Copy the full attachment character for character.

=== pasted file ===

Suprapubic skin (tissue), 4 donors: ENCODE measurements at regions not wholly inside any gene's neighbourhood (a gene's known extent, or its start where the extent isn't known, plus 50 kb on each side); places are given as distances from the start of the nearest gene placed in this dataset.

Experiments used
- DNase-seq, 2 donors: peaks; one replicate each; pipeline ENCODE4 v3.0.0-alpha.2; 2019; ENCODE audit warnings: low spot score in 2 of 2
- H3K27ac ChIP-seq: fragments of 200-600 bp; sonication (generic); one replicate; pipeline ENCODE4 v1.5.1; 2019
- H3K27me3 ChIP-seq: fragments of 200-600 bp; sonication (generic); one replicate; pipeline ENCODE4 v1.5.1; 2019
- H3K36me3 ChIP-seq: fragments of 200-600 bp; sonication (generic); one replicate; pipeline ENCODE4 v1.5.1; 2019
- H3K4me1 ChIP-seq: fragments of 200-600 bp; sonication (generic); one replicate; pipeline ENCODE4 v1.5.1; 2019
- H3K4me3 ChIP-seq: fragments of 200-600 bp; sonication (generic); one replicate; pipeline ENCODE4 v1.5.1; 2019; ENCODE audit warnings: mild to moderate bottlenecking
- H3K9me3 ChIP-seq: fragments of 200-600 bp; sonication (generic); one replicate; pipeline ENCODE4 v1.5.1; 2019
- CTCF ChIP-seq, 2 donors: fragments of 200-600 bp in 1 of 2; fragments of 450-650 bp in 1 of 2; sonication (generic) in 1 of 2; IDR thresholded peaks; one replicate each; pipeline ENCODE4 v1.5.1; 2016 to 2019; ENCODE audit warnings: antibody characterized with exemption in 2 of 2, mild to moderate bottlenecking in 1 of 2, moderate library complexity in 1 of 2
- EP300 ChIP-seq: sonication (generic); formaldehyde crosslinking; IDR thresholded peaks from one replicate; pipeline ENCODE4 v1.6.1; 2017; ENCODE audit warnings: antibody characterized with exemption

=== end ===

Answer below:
Suprapubic skin (tissue), 4 donors: ENCODE measurements at regions not wholly inside any gene's neighbourhood (a gene's known extent, or its start where the extent isn't known, plus 50 kb on each side); places are given as distances from the start of the nearest gene placed in this dataset.

Experiments used
- DNase-seq, 2 donors: peaks; one replicate each; pipeline ENCODE4 v3.0.0-alpha.2; 2019; ENCODE audit warnings: low spot score in 2 of 2
- H3K27ac ChIP-seq: fragments of 200-600 bp; sonication (generic); one replicate; pipeline ENCODE4 v1.5.1; 2019
- H3K27me3 ChIP-seq: fragments of 200-600 bp; sonication (generic); one replicate; pipeline ENCODE4 v1.5.1; 2019
- H3K36me3 ChIP-seq: fragments of 200-600 bp; sonication (generic); one replicate; pipeline ENCODE4 v1.5.1; 2019
- H3K4me1 ChIP-seq: fragments of 200-600 bp; sonication (generic); one replicate; pipeline ENCODE4 v1.5.1; 2019
- H3K4me3 ChIP-seq: fragments of 200-600 bp; sonication (generic); one replicate; pipeline ENCODE4 v1.5.1; 2019; ENCODE audit warnings: mild to moderate bottlenecking
- H3K9me3 ChIP-seq: fragments of 200-600 bp; sonication (generic); one replicate; pipeline ENCODE4 v1.5.1; 2019
- CTCF ChIP-seq, 2 donors: fragments of 200-600 bp in 1 of 2; fragments of 450-650 bp in 1 of 2; sonication (generic) in 1 of 2; IDR thresholded peaks; one replicate each; pipeline ENCODE4 v1.5.1; 2016 to 2019; ENCODE audit warnings: antibody characterized with exemption in 2 of 2, mild to moderate bottlenecking in 1 of 2, moderate library complexity in 1 of 2
- EP300 ChIP-seq: sonication (generic); formaldehyde crosslinking; IDR thresholded peaks from one replicate; pipeline ENCODE4 v1.6.1; 2017; ENCODE audit warnings: antibody characterized with exemption